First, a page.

More clues to Maya blue


mayan blue

Mayan blue is a very stable, long lasting colour, but can vary in shade from bright blue to almost green

Maya art is full of shades of blue, from a bright vivid blue to almost green. What's more, the early Maya chemists who made these colours managed to make pigments that are incredibly stable. What we see today is very similar to what those ancient Maya used on their walls, pottery and maybe even on their human sacrifices. The colour has lasted longer than the civilisation and today's modern chemists have been trying to work out why.

The pigment is essentially made from the same dye that's used on our jeans, indigo, as well palygorskite, a porous clay. Antonio Doménech's team at the University of Valencia and the Polytechnic University of Valencia, Spain, have been trying to establish how the two components are bound together in an attempt to understand its stability, including where the indigo dye sits – on the surface of the clay or in the pores.

The physicochemical questions are still not completely solved but Doménech’s team suggests that the process of pigment production was refined through the centuries, just like any chemical process. During analysis they found dehydroindigo, an oxidation product of indigo, in the pigment, as well as indigo. As dihydrogen is yellow, by changing the heating process used to make the pigment the Maya could alter the hue. The ancient Maya, it seems, are still giving up their secrets.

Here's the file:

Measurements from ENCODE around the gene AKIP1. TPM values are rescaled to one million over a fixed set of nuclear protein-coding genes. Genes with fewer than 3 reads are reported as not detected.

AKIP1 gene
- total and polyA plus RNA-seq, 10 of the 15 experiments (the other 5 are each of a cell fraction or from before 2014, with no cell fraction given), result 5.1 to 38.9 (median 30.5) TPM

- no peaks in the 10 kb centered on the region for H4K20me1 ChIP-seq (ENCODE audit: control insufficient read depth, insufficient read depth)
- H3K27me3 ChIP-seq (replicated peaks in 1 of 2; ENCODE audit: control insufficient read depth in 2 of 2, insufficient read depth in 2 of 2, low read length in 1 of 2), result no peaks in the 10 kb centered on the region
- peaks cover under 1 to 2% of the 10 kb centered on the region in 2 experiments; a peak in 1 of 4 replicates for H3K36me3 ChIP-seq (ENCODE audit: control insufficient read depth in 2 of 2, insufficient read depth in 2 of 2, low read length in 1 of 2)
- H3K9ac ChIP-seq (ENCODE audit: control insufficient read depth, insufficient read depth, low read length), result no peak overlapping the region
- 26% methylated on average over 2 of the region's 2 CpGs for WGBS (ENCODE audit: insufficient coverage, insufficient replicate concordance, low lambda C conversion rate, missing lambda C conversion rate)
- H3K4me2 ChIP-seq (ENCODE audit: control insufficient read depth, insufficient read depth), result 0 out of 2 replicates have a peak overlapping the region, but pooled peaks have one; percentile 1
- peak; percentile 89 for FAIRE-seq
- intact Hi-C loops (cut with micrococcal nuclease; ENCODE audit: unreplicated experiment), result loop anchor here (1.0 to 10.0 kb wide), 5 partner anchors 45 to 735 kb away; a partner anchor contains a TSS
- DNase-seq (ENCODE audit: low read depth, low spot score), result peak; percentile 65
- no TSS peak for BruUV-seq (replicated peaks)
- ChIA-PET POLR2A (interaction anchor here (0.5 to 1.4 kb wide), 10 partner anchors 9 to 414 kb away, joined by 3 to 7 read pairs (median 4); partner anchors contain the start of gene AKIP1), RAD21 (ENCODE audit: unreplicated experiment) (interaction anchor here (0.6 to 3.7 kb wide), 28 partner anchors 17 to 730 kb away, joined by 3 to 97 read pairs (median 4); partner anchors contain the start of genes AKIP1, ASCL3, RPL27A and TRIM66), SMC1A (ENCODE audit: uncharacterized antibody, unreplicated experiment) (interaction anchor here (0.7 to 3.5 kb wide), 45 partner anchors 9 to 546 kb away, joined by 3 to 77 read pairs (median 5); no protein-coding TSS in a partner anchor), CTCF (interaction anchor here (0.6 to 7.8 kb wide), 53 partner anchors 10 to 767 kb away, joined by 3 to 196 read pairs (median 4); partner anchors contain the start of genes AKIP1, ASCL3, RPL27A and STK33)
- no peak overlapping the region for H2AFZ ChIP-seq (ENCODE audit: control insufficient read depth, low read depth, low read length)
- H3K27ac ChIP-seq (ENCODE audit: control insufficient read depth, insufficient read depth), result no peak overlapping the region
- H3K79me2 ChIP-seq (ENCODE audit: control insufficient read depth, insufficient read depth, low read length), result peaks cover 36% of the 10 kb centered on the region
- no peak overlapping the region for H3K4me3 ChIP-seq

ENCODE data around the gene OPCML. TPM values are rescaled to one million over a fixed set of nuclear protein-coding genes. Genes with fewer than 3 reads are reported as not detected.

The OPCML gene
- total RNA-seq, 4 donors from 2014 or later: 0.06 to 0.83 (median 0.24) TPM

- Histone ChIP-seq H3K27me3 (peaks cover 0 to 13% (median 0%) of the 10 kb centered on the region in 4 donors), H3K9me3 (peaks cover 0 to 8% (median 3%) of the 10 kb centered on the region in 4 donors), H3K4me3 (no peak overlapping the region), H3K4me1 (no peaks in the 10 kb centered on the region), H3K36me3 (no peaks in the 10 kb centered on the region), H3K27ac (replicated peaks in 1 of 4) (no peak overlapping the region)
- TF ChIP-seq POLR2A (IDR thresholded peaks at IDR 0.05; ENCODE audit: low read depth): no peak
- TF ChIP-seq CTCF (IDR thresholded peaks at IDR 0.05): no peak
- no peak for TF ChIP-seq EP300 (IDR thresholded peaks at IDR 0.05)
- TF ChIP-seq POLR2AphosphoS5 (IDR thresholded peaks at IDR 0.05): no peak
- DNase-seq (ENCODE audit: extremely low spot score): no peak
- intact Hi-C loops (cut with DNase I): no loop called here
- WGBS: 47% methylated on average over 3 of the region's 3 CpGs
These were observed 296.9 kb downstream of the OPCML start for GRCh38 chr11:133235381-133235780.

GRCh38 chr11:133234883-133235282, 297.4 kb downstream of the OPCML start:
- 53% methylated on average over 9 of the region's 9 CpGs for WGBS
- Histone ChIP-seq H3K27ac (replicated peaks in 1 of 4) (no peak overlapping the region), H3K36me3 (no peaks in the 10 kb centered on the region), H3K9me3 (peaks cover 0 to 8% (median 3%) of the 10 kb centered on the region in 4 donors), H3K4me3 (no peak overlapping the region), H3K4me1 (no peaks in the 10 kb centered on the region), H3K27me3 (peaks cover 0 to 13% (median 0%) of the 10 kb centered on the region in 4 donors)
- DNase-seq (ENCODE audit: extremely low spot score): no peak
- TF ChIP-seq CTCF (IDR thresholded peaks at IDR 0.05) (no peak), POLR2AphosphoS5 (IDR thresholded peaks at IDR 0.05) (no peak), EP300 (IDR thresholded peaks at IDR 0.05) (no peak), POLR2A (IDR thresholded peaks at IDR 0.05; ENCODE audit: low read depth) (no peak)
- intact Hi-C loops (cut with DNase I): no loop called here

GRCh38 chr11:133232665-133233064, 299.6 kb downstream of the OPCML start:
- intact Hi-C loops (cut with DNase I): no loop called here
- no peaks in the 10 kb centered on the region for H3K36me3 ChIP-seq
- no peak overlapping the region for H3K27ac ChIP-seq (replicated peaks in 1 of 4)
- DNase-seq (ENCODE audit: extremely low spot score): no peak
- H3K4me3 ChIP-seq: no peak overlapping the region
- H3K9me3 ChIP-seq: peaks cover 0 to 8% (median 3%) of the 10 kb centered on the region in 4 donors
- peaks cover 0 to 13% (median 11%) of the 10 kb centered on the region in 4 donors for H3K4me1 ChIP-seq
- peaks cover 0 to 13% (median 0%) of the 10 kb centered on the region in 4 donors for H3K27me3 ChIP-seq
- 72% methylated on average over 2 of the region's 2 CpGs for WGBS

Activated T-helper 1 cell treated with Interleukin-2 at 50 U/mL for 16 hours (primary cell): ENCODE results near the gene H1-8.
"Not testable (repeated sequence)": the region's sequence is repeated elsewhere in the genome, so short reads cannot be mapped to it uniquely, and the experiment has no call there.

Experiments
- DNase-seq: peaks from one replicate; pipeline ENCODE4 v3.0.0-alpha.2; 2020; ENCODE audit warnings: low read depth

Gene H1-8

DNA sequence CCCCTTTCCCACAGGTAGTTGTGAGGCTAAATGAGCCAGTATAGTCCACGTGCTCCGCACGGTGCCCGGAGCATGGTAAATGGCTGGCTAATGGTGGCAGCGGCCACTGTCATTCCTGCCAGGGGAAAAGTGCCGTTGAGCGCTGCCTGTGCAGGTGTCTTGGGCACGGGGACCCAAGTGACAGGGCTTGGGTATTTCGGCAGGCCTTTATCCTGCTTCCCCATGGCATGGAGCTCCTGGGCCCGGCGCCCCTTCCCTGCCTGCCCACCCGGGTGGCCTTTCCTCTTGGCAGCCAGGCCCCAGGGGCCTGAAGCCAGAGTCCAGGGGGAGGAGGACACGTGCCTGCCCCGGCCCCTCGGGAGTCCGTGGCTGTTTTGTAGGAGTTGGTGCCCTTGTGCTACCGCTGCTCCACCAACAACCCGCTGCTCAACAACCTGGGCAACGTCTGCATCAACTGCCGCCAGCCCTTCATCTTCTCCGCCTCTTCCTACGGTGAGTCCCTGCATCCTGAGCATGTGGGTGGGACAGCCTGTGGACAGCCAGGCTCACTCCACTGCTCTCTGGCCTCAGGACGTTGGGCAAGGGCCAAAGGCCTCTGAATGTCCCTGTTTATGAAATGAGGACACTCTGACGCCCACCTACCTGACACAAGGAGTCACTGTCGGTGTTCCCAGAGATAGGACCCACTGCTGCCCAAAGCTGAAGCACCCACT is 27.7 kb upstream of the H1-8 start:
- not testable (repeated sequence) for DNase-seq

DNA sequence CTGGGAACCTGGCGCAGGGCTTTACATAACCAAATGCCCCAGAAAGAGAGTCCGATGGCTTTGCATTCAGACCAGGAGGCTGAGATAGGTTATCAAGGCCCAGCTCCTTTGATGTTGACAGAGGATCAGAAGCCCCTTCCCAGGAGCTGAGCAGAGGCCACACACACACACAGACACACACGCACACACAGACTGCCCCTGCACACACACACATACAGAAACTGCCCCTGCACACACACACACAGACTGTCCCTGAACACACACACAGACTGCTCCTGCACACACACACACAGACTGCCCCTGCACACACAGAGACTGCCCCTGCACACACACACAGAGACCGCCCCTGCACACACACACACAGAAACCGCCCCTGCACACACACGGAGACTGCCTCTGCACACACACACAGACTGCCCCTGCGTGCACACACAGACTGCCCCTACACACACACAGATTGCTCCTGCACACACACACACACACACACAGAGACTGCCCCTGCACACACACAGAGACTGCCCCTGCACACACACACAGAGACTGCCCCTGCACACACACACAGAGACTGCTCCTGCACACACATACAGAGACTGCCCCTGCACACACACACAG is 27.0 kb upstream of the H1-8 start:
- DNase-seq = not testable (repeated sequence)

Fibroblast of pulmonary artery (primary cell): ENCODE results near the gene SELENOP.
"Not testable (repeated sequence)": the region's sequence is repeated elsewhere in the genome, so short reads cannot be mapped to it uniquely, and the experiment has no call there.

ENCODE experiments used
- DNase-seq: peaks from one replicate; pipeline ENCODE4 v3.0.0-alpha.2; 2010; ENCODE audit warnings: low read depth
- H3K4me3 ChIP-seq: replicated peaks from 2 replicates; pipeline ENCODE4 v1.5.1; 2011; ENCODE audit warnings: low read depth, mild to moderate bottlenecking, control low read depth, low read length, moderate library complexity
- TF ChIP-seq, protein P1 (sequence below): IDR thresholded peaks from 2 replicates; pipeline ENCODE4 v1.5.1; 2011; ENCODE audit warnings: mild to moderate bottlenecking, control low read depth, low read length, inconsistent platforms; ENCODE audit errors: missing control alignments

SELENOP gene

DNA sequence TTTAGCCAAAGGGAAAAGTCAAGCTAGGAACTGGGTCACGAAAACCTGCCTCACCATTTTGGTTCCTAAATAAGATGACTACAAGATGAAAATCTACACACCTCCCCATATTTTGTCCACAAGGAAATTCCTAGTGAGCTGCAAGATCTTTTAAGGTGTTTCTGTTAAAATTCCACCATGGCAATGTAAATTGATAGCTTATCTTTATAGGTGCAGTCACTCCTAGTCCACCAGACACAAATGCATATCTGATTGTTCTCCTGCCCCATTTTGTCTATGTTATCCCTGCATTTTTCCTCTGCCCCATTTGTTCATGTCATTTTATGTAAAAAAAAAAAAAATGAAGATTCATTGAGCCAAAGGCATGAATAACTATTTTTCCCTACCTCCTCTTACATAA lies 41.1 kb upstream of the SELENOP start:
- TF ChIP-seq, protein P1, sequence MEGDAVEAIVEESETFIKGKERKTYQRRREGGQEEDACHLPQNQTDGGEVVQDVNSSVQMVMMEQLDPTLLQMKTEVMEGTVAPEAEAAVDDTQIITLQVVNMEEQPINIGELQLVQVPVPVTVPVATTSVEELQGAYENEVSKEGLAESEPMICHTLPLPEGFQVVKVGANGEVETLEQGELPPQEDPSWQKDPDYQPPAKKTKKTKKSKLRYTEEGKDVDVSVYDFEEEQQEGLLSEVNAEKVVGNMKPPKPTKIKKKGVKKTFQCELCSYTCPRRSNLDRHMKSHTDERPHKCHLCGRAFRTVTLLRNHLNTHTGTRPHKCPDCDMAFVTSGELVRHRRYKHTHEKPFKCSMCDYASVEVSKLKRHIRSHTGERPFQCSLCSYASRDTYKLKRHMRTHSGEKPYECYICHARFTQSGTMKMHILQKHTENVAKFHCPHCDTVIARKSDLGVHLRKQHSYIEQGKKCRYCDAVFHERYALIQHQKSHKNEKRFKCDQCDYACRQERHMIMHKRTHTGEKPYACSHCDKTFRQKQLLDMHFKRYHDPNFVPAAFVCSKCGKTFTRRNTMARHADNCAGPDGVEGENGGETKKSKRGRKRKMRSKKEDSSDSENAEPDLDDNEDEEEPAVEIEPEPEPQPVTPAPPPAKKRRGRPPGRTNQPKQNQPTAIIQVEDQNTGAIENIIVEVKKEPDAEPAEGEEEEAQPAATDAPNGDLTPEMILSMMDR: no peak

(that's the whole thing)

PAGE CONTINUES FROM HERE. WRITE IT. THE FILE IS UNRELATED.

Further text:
Related Content

Chemistry World podcast - April 2013

4 April 2013 Podcast | Monthly

news image

Geoffrey Kibby on mushroom chemistry, Paul Midgley illuminates 3D imaging and the team cover the latest news

The colourful science

19 June 2014 Feature

news image

Philip Ball traces how chemists and artists have been inspiring each other for centuries

Most Read

Bubble wrap could send lab costs packing

23 July 2014 Research

news image

Potential bubbles up across wide range of uses as storage and test vessels, especially for poor countries

Coffee cup confusion

20 July 2014 Research

news image

Scientists call for better labelling after research highlights inconsistencies in the chemical composition of a cup of coffee

Most Commented

Bubble wrap could send lab costs packing

23 July 2014 Research

news image

Potential bubbles up across wide range of uses as storage and test vessels, especially for poor countries

Relativity behind mercury's liquidity

21 June 2013 Research

news image

First evidence that relativistic effects are indeed responsible for mercury's low melting point